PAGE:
It appears the former police chief has been demoted because he paid for safety repairs to a police vehicle himself, when he couldn’t get funds from the city.
The Belleville Civil Service Commission met at 9 a.m. Nov. 14 to consider the appeal of Gene Taylor, who on Oct. 30 had been demoted from police chief to corporal.
Taylor was represented by Belleville attorney Tom DiPietro at the “Employee Appeal of Disciplinary Actions” meeting.
DiPietro said he had no documents from the city whatsoever and City Manager Diana Kollmeyer said she would have City Clerk/Treasurer Lisa Long make him copies.
DiPietro said the commission has the power to subpoena witnesses to testify and he asked that it subpoena two witnesses. He also asked that Michael Loria, chairman of the commission, recuse himself because his father is on the city council that demoted Taylor.
The commission is made up of Michael Loria, Roy Acho, and Don Bluhm.
Bluhm said he received no information on the issue until he arrived at the meeting that morning. His packet was waiting on the edge of a table.[There was no packet for the press and so the Independent formally requested the materials under the Freedom of Information Act and was still waiting for the information as the paper went to press on Tuesday.]
“I was not notified within a 24- or 48-hour period,” Bluhm said, adding, “I have received no information on any disciplinary action against an employee.”
DiPietro said he would like to see Police Cpl. Todd Schrecengost called as a witness because he believes Schrecengost was the source of the charges.
He said the second witness would be Fred Wanderwege (Dorn), who owns the F&R Automotive repair shop.
“First-hand information is better than the second-hand information from the city manager,” DiPietro said.
“Your client did not deny he had repairs done and was paying $49 a month,” said the city’s attorney John Hitchcock.
DiPietro said the charges were made to get rid of Chief Taylor because he is too old.
Hitchcock laughed at this.
DiPietro said it is untrue that Fred told the city manager that Taylor told him he had city council approval for a personal installment plan for safety repairs to a city vehicle.
“Why did it take one-and-a-half years for this heinous event to come to light?” DiPietro asked.
DiPietro said Chief Taylor was returning to work with results of a medical exam where his doctor that said he was clear to go back to work.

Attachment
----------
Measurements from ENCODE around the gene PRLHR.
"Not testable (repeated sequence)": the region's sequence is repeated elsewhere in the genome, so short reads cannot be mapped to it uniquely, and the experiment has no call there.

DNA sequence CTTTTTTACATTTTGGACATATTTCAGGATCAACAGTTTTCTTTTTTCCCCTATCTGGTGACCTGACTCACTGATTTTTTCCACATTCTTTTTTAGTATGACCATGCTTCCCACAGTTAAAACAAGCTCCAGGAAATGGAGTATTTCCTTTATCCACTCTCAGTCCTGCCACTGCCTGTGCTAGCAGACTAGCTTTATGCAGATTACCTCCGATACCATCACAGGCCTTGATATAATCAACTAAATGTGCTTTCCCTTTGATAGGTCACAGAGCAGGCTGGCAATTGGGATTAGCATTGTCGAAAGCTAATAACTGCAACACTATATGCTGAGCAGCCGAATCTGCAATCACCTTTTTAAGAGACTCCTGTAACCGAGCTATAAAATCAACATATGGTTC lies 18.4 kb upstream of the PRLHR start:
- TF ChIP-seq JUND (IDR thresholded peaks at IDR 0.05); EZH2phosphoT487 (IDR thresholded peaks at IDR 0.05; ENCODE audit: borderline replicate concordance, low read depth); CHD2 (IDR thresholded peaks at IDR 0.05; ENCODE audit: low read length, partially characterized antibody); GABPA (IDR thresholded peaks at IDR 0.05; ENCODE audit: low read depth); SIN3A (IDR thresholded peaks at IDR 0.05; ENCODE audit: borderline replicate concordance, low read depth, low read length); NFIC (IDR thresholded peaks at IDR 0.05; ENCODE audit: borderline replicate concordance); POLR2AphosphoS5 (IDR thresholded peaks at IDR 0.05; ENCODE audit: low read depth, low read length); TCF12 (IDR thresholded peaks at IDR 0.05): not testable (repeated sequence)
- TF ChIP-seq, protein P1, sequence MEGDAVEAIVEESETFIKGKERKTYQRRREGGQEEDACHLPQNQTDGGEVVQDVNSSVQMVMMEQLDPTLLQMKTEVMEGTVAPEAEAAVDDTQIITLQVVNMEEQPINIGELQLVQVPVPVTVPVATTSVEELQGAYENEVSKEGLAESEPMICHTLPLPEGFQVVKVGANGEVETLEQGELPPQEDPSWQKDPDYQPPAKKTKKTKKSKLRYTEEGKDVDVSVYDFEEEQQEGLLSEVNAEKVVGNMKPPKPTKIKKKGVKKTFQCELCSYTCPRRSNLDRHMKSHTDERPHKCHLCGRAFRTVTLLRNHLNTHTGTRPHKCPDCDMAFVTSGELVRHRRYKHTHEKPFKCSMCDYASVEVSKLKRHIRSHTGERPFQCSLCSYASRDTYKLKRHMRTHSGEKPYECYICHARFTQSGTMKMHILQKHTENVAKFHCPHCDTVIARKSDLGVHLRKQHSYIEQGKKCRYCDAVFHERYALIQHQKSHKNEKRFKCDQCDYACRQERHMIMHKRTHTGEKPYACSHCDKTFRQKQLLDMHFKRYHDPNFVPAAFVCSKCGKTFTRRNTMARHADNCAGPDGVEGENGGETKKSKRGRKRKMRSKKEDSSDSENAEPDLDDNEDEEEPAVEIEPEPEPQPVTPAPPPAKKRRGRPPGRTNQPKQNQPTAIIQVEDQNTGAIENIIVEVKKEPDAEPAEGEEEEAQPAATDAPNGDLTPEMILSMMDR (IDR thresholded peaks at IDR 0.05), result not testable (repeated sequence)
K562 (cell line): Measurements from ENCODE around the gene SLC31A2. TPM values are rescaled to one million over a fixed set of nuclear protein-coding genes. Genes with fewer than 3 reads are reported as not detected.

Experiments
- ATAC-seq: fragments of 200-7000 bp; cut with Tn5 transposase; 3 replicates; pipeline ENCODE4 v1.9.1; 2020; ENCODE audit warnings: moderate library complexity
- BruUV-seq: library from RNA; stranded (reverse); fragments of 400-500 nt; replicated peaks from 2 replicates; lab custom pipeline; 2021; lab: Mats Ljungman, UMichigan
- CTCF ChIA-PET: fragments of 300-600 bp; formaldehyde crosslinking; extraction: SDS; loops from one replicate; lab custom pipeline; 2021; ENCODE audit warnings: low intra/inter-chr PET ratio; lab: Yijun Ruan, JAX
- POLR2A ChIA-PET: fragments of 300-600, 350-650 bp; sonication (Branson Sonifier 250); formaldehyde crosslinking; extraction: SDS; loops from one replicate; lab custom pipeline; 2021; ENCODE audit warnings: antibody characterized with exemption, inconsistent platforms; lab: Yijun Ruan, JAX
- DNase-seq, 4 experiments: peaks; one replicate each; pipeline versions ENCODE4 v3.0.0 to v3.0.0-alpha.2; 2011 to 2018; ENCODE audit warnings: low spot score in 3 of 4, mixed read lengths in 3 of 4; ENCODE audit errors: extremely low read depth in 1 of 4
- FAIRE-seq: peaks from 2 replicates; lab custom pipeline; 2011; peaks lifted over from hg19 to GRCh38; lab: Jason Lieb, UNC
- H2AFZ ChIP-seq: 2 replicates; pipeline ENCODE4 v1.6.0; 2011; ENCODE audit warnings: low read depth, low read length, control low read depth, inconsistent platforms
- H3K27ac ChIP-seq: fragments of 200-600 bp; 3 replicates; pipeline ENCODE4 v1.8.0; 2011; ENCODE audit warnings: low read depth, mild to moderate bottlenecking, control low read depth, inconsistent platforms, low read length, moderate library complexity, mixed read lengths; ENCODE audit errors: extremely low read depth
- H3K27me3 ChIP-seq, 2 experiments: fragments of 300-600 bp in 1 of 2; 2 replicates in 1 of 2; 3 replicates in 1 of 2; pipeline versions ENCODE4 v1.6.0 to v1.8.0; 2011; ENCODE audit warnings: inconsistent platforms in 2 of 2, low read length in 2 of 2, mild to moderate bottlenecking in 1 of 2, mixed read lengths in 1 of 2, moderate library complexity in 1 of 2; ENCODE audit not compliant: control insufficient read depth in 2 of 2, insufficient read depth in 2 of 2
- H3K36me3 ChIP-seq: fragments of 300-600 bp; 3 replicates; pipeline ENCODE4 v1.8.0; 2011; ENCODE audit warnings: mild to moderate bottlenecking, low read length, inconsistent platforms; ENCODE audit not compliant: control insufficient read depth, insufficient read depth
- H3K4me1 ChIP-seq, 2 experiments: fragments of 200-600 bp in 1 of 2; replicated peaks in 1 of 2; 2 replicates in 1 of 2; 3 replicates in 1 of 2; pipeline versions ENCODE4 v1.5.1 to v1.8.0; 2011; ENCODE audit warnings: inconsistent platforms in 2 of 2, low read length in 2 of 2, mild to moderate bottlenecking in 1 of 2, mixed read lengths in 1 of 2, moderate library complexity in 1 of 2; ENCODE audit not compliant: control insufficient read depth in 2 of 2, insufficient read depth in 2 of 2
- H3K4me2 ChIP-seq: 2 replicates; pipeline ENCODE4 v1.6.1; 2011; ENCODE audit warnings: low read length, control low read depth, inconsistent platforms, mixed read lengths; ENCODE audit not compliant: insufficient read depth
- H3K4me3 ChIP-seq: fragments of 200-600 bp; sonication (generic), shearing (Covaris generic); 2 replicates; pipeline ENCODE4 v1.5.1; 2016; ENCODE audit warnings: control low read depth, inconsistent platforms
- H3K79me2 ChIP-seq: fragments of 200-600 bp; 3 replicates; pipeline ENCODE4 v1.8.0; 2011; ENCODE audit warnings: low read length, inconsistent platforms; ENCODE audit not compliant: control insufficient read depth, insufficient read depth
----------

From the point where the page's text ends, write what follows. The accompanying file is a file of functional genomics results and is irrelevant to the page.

But the city sent him to an insurance examining doctor, although Taylor was not claiming disability, DiPietro said. This doctor OKed him, as well.
This dragged on for six weeks culminating in his demotion, DiPietro said.
“They expected him to retire, quit. He didn’t,” DiPietro said.
DiPietro said as a corporal, Taylor returned to his bargaining unit with years of seniority and the union wouldn’t let him in.
“The whole scheme was to get him out on retirement,” DiPietro repeated.
Hitchcock said it was his recommendation not to discipline Taylor when he was off on medical leave.
“I think it was her idea,” DiPietro said, referring to Kollmeyer, “and you went along with it.”
Kollmeyer said the charges were delivered to the commission members and Taylor the previous Thursday.
Hitchcock said the commission does have the ability to subpoena witnesses and the hearing could be delayed.
“I have no objection to adjourning for witnesses,” Hitchcock said.
DiPietro asked that the two witnesses be called along with information on when Schrecengost gave the information about the April 2011 repair of an auto.
DiPietro said the city manager said she personally contacted Fred and he said that Chief Taylor told him he had city council approval.
“That’s misrepresentation and that’s serious,” DiPietro said, adding there was no charge he intentionally misrepresented the situation.
DiPietro said the discipline was inappropriate. He said if the intent is to get a civil service employee to follow the rules, a probationary status would be better than a demotion.
“Civil Service or POAM. He’s a man without a country right now,” DiPietro said.
“It’s got to be rebutted because it’s untrue,” DiPietro said.
He said to the commission, “It doesn’t mean you can’t uphold the discipline … But you should hear the witnesses.”
DiPietro also repeated that he wants to address Loria’s status and he said he will definitely bring up the one-and-a-half year delay in the charges.
DiPietro said on Sept. 13 Taylor gave his doctor’s OK to return to work to the city and he didn’t get contacted for a meeting until Oct. 23. The meeting, set for Oct. 29, with Kollmeyer [and Mayor Kerreen Conley], turned into a prosecution, he said.
“That’s a lot to correct an employee’s action,” DiPietro said of the demotion.
DiPietro also asked if Hitchcock is going to testify that it was his idea to wait for prosecution and Hitchcock said he is not intending to testify.
Acho made a motion, seconded by Loria to issue subpoenas to the two witnesses named and meet again in three weeks, at 9 a.m. Dec. 11. Acho, Loria, and Bluhm voted unanimously in favor.
DiPietro also asked to see his client’s personnel records and after the meeting he was allowed to see them.